Wetlands Project Summary

Water in the Matobo Hills is scarce and often very deep due to the granitic geology. And yet, this water is needed to support nature as well as human activities including crop production and livestock management. Population growth, the economic uncertainty in Zimbabwe, poor land management exacerbated by climate change are all factors contributing to the degradation of the wetlands and the siltation of reservoirs.

Dambari is pursuing projects to promote ecosystem management approaches in order to support wetlands and biodiversity. Previous projects have shown that, with community engagement and relevant guidance, degraded wetlands can be rehabilitated.  Dambari has supported the Matobo Conservation Society to apply for a Ramsar (Wetlands of International Importance) listing for the Matobo Hills. The relevant documents are currently with the Environmental Management Agency (EMA), who is the appropriate authority for nominating wetland sites in Zimbabwe to the Ramsar Committee.

Dambari is also planning to use remote sensing and site visits to map permanent and temporary wetlands in the Matobo Hills as well as conduct rapid biodiversity assessments to produce inventories of species present as well as obtain baseline measures for water quality and ecosystem health.

Australian bottlebrush is an invasive species

& Weeds Project Summary

Invasive alien plants, originally introduced in Zimbabwe as a garden ornamental, lantana (Lantana camara) “escaped” and spread throughout the southern and western parts of the country. Lantana is able to successfully outcompete natural vegetation due to the fact that it produces allelochemicals that suppress the growth of other plants, enabling it to form dense thickets. The weed produces massive numbers of flowers and fruit which are dispersed by birds. In addition to outcompeting native plants, lantana also causes photosensitivity, skin reactions and even death in livestock.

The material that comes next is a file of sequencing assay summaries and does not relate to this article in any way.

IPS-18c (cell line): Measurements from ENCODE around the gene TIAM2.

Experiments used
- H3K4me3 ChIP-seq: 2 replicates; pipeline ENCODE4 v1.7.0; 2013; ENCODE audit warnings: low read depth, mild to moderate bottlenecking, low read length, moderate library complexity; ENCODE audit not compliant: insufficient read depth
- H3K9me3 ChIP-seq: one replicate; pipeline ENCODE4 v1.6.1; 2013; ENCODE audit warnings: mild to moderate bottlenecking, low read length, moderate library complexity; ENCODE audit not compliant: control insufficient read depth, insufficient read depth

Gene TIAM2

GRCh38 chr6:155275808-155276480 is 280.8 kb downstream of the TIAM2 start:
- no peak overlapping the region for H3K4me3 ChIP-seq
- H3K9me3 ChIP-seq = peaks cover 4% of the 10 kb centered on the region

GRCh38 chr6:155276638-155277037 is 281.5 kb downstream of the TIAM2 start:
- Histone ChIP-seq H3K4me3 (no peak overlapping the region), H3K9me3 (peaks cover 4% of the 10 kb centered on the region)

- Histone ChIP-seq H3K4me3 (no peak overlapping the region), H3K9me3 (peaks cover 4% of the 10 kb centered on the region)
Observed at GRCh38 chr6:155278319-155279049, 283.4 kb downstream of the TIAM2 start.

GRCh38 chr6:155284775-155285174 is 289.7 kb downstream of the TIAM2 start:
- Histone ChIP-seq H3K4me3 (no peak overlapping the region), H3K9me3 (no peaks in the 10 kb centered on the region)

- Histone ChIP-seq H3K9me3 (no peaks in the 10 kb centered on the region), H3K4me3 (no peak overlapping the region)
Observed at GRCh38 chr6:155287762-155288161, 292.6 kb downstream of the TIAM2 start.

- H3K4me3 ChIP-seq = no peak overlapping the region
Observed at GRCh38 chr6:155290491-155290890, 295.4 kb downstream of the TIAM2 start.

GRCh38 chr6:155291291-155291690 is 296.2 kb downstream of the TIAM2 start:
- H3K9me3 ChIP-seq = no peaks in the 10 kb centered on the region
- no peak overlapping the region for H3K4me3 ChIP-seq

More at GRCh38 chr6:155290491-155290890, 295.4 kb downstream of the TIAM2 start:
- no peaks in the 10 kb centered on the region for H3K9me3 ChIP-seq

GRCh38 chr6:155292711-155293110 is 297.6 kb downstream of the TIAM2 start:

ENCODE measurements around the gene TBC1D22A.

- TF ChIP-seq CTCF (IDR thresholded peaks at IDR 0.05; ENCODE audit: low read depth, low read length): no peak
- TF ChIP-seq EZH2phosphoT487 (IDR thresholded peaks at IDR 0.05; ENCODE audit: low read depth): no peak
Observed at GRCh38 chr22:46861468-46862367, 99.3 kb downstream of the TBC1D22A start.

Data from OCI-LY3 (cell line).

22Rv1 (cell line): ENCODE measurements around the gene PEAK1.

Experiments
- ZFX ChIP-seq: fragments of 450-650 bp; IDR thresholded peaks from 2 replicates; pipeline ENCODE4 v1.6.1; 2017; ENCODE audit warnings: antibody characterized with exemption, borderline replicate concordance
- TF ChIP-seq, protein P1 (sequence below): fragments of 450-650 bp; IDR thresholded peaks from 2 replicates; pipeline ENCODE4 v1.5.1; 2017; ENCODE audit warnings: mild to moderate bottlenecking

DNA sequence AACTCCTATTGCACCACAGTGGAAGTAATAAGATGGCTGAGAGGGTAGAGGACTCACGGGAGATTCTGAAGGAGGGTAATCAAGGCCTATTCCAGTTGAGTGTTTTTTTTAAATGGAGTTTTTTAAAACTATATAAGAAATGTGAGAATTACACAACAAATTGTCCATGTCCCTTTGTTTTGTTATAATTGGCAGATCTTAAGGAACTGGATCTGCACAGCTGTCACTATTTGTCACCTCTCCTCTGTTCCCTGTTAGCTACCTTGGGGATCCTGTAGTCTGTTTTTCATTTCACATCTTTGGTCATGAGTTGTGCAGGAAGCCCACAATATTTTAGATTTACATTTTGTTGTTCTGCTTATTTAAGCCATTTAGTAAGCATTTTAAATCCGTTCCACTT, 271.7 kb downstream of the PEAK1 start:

Lantana control is difficult as its seeds are capable of living in the soil for as long as ten years before germinating. Options include manual removal, the use of herbicides and biocontrol. The first two options require frequent follow ups and are labor intensive. In neighboring South Africa and Zambia, biocontrol agents – essentially natural enemies of lantana – have been screened, and those that specifically attack lantana have been released. However, Zimbabwe has been cautious about the introduction of biocontrol agents, for fear of introduced organisms that may damage indigenous plants or commercially important plants.

Lantana has been expanding in Zimbabwe over the past few decades.  It has become a serious weed in at least four of Zimbabwe’s five UNESCO World Heritage Sites (Khami Ruins, Great Zimbabwe, Matobo Hills and Mosi-oa-Tunya).  Survey work done by Dambari in 2014 indicated that up to 25% of rangelands in communal areas surrounding the Matobo National Park have been lost to lantana invasion, which has severe implications for human livelihoods, animal wellbeing and biodiversity.

Dambari, along with a group of interested stakeholders (e.g., Matobo Conservation Society, and NUST’s Institute for Development Studies), are in the process of developing a national strategy to combat lantana (and, potentially, other invasive alien plants). Dambari has liaised with the Environmental Management Agency with whom we now have a signed Memorandum of Understanding. Next steps include securing funding and bringing together delegates from government and research, policy, and management institutes in order to develop a holistic approach to controlling the effects of invasive alien plants.